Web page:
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Andhra Pradesh - Hyderabad Printer Friendly Page   Send this Article to a Friend

Claim to fame or ignorance?

THE CUT-THROAT competition between corporate hospitals is spawning a few amusing incidents as well, like this recent episode where one hospital questioned the "first-timer" claim of another one in using a particular treatment technology.

The ego clash between the two began after one hospital announced that it had used a unique technology for the first time in the country to rescue a baby born with a lung disorder. However, the very next day, another hospital sent a note to media houses refuting the claims of the former and saying that it had been using the same technology for over a year now.

Even as the "me first" argument was still on, another corporate hospital stepped into the frame, albeit with a difference. The claim to fame here was that a "rare" coronary artery bypass surgery was done at the hospital. Obviously, somebody forgot to tell them that this is one procedure in use since 1967. And the only rarity about the whole episode was that the person operated upon had his heart on the right side instead of left. But doc, even that is not news anymore. Heights of self praise or just blunders born out of ignorance?

* * *

AS CONTRIBUTIONS continue to pour in for Tsunami victims, four `happening' pubs in Hyderabad appear to have "made most" of the opportunity. They came out with an idea -- Eat, drink and party -- and the proceeds would go for the relief of Tsunami victims. If sources are to be believed, they did a roaring business just by making an announcement about how they would be "doing their bit" for helping the victims.

If one thought that it was only the pub owners, what about those who thronged the pubs after seeing the catchy advertisements in newspapers? All so insensitive!

Another question remains. Where was the need for the special fundraiser when the four pubs had raked in the moolah by the lakhs for the joint New Year do? It was dubbed the biggest New Year eve party in the entire country with about 18,000 people boogeying after shelling out Rs. 2,500 per couple and more. Relief for Tsunami victims could have been ensured from the New Year party proceeds itself right? As for the moolah, your imagination is as good as ours.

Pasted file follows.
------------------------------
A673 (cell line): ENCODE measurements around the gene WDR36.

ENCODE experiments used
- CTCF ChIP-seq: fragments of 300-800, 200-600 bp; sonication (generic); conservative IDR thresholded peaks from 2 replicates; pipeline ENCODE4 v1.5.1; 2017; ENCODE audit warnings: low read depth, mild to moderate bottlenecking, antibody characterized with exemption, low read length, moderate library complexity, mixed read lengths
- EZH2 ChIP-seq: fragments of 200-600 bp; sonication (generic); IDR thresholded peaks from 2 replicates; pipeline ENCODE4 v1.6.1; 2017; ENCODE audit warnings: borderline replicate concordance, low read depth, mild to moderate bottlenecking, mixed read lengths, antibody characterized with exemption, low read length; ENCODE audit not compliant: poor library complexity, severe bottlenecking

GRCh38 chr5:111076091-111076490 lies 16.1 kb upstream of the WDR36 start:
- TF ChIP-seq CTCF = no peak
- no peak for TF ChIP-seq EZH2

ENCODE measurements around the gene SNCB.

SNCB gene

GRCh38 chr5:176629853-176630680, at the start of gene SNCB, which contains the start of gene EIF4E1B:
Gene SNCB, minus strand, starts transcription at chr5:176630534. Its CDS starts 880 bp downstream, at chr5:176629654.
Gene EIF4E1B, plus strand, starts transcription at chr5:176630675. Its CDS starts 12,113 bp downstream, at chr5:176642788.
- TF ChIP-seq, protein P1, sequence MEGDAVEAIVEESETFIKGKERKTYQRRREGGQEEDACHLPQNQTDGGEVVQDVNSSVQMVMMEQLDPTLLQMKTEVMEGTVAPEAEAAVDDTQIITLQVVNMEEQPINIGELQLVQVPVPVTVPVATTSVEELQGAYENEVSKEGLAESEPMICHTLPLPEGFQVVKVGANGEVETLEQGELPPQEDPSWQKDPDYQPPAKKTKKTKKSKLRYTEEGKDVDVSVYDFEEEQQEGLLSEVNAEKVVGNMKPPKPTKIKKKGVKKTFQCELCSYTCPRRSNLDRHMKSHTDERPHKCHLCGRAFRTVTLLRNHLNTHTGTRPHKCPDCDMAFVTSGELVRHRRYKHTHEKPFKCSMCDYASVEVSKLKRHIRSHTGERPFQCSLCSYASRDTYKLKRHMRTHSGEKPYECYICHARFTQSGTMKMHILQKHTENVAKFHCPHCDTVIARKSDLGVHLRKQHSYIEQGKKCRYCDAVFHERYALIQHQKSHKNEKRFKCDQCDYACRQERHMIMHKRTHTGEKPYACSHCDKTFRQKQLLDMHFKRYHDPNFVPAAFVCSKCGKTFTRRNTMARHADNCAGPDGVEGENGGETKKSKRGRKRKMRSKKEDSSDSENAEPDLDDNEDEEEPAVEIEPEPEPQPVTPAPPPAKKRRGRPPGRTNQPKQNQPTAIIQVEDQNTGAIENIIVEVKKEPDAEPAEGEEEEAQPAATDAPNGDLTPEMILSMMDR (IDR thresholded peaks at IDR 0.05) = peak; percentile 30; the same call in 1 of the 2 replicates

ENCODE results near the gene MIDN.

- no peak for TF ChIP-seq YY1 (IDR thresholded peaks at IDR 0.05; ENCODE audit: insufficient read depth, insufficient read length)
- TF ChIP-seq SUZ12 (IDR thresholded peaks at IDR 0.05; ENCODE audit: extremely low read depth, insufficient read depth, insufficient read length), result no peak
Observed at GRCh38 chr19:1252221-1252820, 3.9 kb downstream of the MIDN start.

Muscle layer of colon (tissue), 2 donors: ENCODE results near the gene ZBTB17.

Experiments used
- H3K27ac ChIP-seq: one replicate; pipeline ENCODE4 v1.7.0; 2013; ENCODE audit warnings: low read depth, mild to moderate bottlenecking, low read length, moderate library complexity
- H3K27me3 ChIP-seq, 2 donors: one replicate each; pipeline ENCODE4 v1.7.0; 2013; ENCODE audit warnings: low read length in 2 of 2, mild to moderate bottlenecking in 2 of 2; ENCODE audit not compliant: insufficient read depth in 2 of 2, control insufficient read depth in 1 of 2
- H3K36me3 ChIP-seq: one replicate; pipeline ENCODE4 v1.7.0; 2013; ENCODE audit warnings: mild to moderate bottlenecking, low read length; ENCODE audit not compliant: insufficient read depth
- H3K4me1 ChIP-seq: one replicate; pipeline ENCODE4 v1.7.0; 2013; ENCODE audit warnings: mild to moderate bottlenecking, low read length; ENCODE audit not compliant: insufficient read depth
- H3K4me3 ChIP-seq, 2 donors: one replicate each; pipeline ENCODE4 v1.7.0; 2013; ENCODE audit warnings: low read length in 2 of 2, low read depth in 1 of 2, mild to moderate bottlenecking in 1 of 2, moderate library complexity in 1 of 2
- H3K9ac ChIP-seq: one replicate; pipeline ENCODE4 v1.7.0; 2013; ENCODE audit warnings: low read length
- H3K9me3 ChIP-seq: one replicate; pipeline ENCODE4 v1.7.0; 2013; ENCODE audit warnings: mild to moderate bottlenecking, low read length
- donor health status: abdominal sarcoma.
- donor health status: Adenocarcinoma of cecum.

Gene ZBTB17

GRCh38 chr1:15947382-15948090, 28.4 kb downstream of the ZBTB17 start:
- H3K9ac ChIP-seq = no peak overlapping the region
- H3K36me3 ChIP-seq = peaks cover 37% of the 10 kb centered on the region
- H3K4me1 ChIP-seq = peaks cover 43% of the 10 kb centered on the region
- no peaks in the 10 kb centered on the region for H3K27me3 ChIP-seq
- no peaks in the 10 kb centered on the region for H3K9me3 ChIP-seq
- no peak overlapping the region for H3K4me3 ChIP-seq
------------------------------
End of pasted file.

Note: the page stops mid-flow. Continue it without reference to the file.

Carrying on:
* * *

ONE ALWAYS knew that Hyderabadi weather was quirky by nature. But, not as eccentric as it was this Sunday.

As winter was giving the chills to people on its last leg this season, there was the strange spectacle of a sultry day even as dark clouds hovered on the horizon. Then the heavens opened up in the afternoon leaving the unsuspecting and perspiring holiday crowd running for cover.

Someone went to the extent of linking the strange phenomenon to the tsunami effect! Dry wells suddenly getting filled with water and sweat pouring down the faces on a cloudy day, strange are the ways of nature.

* * *

MANY SENIOR artistes in the State who have made a mark in various fine arts, are yet to be conferred Padma awards while much younger artistes in other states have already achieved the distinction.

Making the above observation, the Andhra Music Academy president, R. Prabhakar Rao, feels the indifference at various quarters is probably the reason for many an eminent musician from the State not being conferred the prestigious recognition at national level.

Mr. Prabhakar Rao, a retired IPS officer, suggests that as the process for selection of individuals for Padma awards under various categories commences several months before their announcement, the Government should identify an agency and a committee of experts to recommend the deserving persons for the award.

* * *

HE IS a `Speaker' but has to listen more and rarely gets a chance to make speeches. But, when the chance comes he has to make his mark and that is what the Assembly Speaker, K.R. Suresh Reddy, did the other day.

Addressing schoolchildren and teachers at the valedictory function of the Southern Science Fair organised at the St. Patricks High School in Secunderabad on Saturday, said: "After being sworn-in as Speaker, I became a great listener and hardly get an opportunity to speak. And when I get a chance, I don't leave the chance," he told the amused gathering.

His simple speech laced with earthy humour went very well, especially with children. "When I first saw television channels breaking news of the earthquakes and Tsunami, I was wondering what these Tsunamis were when my son explained they were giant tidal waves caused by quakes on the ocean floor. Most of the people of our age group were either not aware of it or simply forgot. Children of today are more scientifically conscious surely," he said as the children cheered him.

By Dennis Marcus Mathew, Vikram Sharma, K.V.S. Madhav, M.L.Melly Maitreyi
and V. Geetanath

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